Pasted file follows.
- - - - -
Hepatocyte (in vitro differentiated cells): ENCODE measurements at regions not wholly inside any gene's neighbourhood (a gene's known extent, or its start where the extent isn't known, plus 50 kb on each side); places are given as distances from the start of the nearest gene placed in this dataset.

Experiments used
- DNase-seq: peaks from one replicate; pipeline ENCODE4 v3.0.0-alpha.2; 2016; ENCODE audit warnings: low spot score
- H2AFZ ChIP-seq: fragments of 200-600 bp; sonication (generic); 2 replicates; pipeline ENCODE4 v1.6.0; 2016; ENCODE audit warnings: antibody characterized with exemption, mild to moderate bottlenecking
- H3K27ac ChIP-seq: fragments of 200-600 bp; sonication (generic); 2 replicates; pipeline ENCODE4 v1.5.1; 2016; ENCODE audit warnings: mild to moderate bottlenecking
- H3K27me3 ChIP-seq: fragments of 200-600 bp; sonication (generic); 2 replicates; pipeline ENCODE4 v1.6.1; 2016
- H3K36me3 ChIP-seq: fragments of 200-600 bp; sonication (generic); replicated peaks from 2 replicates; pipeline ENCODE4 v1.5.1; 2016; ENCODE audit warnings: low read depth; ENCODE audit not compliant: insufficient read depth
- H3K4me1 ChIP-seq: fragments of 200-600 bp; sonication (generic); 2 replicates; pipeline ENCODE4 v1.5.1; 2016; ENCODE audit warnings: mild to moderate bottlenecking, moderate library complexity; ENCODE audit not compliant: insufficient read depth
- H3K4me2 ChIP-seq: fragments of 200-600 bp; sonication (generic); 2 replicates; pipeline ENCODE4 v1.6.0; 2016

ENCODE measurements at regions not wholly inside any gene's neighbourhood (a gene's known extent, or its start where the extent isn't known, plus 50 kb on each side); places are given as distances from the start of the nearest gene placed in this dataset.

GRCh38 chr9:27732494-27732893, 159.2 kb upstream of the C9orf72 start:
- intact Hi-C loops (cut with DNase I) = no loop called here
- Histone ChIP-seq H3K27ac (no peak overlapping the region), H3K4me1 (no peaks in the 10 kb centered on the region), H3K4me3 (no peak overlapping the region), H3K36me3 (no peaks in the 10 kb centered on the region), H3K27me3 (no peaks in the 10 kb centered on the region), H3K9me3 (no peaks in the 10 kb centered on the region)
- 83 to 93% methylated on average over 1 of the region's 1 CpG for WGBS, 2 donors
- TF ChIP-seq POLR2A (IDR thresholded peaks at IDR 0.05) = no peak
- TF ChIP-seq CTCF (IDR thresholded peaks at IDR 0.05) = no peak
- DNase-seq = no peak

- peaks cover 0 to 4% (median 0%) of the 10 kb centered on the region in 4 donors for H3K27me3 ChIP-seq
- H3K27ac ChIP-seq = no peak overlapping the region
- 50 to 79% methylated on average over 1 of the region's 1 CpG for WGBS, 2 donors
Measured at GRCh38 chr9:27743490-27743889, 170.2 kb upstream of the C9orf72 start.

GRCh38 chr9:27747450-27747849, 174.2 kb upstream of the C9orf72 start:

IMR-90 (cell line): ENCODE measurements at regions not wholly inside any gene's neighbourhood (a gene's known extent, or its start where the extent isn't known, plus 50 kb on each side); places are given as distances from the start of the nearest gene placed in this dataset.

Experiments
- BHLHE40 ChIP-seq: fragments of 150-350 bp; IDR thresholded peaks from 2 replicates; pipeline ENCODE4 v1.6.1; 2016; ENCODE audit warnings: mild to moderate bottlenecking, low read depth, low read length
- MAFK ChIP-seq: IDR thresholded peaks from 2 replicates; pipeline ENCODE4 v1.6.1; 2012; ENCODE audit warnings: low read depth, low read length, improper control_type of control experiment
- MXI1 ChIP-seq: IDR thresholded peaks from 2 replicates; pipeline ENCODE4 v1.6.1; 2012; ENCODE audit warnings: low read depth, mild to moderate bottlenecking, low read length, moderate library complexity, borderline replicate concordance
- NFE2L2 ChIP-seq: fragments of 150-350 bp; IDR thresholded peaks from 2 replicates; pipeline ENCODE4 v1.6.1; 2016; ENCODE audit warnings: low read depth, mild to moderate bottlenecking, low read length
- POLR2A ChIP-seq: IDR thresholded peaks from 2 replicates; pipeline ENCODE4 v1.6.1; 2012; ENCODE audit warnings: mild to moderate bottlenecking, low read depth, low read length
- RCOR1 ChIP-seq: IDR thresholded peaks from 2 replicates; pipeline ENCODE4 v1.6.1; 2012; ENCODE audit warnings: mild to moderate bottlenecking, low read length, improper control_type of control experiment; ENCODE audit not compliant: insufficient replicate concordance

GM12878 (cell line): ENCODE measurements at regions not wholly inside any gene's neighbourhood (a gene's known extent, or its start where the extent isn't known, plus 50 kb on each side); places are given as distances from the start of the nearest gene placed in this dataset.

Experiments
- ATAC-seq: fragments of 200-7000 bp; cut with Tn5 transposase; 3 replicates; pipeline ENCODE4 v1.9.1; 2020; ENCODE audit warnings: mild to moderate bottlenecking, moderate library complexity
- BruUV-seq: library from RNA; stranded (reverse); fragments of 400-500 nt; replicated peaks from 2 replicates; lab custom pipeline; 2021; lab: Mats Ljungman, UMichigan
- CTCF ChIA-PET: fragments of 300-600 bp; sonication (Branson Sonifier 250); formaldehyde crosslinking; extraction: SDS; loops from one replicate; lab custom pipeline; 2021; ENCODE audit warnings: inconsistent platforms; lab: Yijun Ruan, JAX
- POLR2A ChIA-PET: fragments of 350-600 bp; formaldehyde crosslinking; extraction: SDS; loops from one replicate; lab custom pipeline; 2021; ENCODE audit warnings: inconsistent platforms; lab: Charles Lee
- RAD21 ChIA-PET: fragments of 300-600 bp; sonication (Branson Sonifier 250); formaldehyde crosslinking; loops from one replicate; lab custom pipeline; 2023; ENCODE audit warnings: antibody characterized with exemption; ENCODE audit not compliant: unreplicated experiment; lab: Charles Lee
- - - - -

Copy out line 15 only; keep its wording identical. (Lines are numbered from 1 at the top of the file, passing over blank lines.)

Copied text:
- TF ChIP-seq POLR2A (IDR thresholded peaks at IDR 0.05) = no peak